Again, when the goddess Neith and the Arunta women were insufflated by the wind the soul was thus derived directly from the element. But when the bird is introduced as the white vulture of Neith or the dove of Hathor the insufflation may be attributed to the bird of air or soul. So with the element of water. The descent of soul may be direct from the element or derived from some type of the element. For example, the Karens hold that the waters are inhabited by beings whose proper shape is that of dragons or crocodiles, but occasionally these appear as men and take wives of the children of men, as [p.143] do the sons of heaven in the Book of Enoch. Indeed, it is quite possible that this self-incorporation of the elemental powers in a human form through the mothers is the source of the Semitic legend relating to the sons of God who cohabited with the daughters of men. Of course, the phrase 'sons of God' belongs to a later nomenclature. The elemental powers knew no God the Father. These in the Book of Enoch are the seven primary powers that were the Holy Watchers once in heaven and the heirs of life eternal, but whose origin was as powers of the elements such as pursued the Arunta daughters of men. And, whether elemental or astronomical, they were seven in number. They are charged with having forsaken their lofty station and with acting like the children of earth. They have 'lain with women' and 'defiled themselves with the daughters of men.' In the Book of Enoch the seven have acquired the character that was attained by the elemental powers, and have to be followed in the phase of legendary lore which obfuscates the ancient wisdom, though far less so than does the Book of Genesis. It was not as astronomical powers that the story could be told of the seven. But as elemental forces pursuing nice fat women—like the Arunta spirits of air—to incorporate themselves they could be described as beings who polluted themselves with women; they being spiritual or superhuman, whereas the daughters of men were of the earth earthy. This legend was represented finally in literature by what has been termed 'the loves of the angels.' The complexion of these external spirits is likewise elemental. Their various colours are copied straight from nature, and not from the complexion of human beings. The spirit of darkness was black. The spirit of light was white. The spirit of water or vegetation was green. The spirit of air was blue. The spirit of fire was red. The spirit of the highest god upon the summit of the seven upward steps is golden, as Ra the divine or holy spirit in the final eschatology. Thus we can trace the black spirits and white, red spirits and grey, green, or blue, to an elemental origin, and show that the spirit as a green man, a blue man, a black man (where there are no blacks), a white man (where there are no whites), a red man, or a golden child was derived directly from the elements and not from a ghost that was called into existence by the wizardry of dreams. When human spirits were recognized and portrayed the same types and colours were used. The human spirit issuing from the red flesh in death is painted blue. Not because spirits were seen to be of that complexion when 'all was blue,' but because the spirit of air or anima had been an elemental spirit in the blue. The spirit in green (vegetation) remains the 'green man' as wood spirit in Europe. The spirit of darkness is black as the bogey man, the black Sut in Egypt. The Zuni Indians described by Mr Cushing have a system of praying to the seven great spirits, or nature gods, by means of the seven different colours which are painted on their prayer-sticks, Six of these colours represent the six regions into which space was divided, the four quarters, together with the height and depth or zenith and nadir. The powers thus localized are called the 'makers of the paths of life,' on account of their relationship to the supreme one of the seven, who sits at the centre of [p.144] all, and who is the only one of them portrayed in the human form as the highest of the seven. Each of these has its own proper complexion, and the fetishes that represent the human powers are also determined by colours in the material from which they are modelled or the pigment with which they are painted. The particular power prayed to is identified to the ear by imitating the roar or cry of the beast that served for zootype, as well as to the eye by its own especial colour. And here it may be possible to trace what might be termed the 'golden prayer' of the Zunis. In the ceremonies of their ancient mysteries an ear of corn is typical of renewal in a future life. In praying for plenty of food two ears of corn are laid on the body of a dead deer close to the heart. 'Prayer meal' made from maize is held in the hand and scattered on the fetish image of the deer, whilst the prayer is addressed to the deer divinity or prey-god, as the power beyond the fetish. The corn-pollen is offered so that the spirit may clothe itself in yellow or in the wealth of harvest gold. If this prayer in yellow (equivalent to a prayer-book bound in gold, or at least gilt-edged) were addressed to the corn god by the Zuni when he prays for his daily bread and offers the flower of the yellow maize, the colour of the offering would identify it with the colour of the fetish, and therefore with the yellow lion as a zootype of the vivifying sun that ripened the corn to clothe the earth with vegetable gold.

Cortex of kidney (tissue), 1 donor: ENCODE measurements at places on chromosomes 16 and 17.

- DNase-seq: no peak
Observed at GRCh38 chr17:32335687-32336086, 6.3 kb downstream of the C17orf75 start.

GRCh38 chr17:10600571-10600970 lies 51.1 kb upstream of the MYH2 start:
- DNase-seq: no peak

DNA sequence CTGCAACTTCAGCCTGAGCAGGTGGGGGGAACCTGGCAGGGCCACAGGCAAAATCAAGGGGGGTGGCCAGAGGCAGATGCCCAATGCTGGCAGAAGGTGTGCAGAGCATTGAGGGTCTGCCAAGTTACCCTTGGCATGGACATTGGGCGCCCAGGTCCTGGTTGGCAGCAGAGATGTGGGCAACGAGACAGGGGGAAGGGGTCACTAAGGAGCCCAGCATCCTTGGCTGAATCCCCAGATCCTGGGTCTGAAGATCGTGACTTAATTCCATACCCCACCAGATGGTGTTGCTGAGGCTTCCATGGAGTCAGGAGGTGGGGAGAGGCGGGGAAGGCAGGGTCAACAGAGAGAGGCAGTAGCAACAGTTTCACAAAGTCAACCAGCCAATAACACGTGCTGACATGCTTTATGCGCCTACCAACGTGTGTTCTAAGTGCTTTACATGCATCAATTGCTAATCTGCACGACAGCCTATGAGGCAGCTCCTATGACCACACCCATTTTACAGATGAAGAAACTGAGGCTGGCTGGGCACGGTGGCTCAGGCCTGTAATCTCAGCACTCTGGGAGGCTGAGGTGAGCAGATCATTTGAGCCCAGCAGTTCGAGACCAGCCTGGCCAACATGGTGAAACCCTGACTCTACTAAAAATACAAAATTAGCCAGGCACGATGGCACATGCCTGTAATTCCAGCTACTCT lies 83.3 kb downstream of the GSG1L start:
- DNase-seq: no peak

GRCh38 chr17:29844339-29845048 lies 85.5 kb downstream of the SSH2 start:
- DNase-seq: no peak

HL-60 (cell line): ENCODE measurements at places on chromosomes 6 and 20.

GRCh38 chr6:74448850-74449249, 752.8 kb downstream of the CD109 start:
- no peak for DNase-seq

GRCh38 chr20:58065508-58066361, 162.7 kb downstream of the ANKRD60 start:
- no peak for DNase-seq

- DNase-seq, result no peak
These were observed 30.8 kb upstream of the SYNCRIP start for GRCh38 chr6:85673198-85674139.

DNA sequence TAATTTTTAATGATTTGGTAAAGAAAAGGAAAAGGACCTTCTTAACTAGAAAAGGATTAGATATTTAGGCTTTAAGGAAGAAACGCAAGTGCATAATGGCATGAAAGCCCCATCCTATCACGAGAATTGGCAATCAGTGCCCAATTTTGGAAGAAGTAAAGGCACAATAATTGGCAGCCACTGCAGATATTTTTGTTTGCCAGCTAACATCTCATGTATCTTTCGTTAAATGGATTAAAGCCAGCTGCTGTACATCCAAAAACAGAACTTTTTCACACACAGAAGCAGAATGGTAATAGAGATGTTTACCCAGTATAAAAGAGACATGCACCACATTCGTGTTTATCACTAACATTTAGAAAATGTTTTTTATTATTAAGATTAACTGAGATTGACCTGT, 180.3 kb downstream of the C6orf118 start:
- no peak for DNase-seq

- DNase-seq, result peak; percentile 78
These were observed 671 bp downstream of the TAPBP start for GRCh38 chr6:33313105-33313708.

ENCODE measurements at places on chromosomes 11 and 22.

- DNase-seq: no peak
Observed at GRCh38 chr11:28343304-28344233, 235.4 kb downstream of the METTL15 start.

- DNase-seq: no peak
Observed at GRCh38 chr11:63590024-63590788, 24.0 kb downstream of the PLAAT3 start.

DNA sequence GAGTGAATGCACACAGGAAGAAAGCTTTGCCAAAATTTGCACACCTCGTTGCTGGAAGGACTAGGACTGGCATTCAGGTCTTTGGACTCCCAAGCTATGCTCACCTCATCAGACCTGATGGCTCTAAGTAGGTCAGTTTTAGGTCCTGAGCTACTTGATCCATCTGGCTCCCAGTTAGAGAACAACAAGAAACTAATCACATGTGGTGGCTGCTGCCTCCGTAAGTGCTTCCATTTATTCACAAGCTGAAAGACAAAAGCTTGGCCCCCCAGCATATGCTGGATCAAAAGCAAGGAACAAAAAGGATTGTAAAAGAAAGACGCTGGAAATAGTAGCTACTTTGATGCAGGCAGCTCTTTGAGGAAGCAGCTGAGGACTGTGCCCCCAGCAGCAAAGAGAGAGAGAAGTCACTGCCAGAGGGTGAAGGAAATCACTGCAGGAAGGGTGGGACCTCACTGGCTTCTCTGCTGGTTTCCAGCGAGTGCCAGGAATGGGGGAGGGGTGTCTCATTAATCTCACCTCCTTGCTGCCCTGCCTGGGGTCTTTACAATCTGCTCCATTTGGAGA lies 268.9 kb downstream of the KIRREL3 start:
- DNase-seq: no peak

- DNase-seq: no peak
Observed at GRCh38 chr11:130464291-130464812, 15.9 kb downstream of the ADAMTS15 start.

Like the Zuni Indians, the Tibetans still pray in accordance with a scheme of colours. A prayer was lately found upon a 'praying wheel' addressed 'To the yellow god, the black god, the white god, and the green god. Please kindly take us all up with you, and do not leave us unprotected, but destroy our enemies.' Some such colour scheme is apparent in Egypt when Horus is the white god, Osiris is the god in black, Shu the god in red, Amen the god in blue, Num the god in green.